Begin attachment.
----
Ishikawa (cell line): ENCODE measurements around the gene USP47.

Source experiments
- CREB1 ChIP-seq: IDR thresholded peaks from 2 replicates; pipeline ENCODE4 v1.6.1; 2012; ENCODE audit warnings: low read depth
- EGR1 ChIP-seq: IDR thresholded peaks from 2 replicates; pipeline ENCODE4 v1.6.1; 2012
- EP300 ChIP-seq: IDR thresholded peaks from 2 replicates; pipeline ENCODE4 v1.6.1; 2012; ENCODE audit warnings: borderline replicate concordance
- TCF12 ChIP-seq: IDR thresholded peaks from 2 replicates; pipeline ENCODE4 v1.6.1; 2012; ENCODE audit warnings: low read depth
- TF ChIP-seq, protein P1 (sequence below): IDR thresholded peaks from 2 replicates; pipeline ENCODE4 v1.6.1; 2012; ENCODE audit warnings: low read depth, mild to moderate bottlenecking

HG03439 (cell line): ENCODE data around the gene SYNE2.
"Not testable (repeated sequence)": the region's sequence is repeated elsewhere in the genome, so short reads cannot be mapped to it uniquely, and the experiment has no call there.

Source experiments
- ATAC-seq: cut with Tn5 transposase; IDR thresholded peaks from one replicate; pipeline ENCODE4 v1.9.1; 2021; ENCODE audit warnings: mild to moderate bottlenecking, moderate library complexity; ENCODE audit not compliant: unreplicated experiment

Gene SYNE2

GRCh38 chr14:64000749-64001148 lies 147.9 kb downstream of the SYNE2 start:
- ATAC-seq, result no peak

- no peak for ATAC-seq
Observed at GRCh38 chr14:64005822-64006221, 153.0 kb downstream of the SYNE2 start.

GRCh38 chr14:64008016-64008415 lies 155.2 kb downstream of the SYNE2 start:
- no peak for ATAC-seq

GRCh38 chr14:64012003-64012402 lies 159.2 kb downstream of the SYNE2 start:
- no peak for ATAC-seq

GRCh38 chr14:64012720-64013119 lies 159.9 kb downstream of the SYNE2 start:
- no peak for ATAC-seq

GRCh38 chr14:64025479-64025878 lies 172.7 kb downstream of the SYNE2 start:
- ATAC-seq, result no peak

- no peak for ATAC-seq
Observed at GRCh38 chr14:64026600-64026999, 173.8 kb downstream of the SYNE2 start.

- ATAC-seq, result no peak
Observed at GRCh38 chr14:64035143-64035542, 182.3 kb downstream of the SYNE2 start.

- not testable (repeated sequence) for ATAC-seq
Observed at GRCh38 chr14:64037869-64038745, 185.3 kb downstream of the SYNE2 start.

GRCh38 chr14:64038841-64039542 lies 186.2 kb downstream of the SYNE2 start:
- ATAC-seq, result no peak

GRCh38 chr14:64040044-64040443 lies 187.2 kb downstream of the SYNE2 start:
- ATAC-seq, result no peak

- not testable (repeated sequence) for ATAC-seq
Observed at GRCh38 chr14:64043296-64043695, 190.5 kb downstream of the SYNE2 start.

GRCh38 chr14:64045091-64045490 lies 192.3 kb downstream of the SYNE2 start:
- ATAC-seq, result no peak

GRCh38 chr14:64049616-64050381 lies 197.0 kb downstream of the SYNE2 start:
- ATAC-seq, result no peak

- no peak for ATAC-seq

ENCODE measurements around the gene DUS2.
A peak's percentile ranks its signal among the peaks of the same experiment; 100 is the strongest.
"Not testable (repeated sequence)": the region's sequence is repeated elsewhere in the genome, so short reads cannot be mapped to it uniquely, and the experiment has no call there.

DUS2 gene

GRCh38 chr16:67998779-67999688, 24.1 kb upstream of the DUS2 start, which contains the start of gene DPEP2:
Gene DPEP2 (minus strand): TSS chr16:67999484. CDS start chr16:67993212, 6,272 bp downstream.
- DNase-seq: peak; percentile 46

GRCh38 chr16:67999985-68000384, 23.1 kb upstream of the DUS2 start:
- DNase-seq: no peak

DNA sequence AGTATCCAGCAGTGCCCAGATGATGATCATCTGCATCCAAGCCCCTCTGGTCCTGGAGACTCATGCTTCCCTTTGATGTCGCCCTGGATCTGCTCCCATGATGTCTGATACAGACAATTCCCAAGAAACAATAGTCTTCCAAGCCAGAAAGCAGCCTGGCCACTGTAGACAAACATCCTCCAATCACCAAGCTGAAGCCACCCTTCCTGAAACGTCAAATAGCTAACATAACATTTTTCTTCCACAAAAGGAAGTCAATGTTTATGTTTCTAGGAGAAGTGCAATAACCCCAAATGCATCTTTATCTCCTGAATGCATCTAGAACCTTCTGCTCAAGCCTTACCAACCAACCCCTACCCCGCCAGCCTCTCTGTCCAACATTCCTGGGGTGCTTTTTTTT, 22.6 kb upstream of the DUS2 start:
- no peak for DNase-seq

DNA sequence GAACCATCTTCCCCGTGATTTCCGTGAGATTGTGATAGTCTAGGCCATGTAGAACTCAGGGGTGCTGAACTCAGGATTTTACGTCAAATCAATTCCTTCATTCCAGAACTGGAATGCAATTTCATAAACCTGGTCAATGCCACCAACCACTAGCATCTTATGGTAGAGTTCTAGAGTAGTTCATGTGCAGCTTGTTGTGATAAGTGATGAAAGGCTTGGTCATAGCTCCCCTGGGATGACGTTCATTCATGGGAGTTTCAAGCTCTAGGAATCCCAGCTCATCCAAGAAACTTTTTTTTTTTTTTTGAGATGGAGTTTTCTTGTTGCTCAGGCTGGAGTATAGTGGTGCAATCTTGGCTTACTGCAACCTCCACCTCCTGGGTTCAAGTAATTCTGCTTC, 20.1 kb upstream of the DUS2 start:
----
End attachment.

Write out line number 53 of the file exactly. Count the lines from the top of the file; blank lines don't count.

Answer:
DNA sequence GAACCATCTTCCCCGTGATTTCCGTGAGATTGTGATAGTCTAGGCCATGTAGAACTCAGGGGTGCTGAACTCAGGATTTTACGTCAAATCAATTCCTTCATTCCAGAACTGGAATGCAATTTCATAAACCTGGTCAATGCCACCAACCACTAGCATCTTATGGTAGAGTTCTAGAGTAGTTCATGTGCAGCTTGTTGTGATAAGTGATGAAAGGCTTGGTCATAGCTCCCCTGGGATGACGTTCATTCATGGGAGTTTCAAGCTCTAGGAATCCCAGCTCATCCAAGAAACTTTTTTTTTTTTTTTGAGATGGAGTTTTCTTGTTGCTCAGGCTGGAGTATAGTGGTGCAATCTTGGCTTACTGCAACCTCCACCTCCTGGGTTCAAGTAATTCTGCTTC, 20.1 kb upstream of the DUS2 start: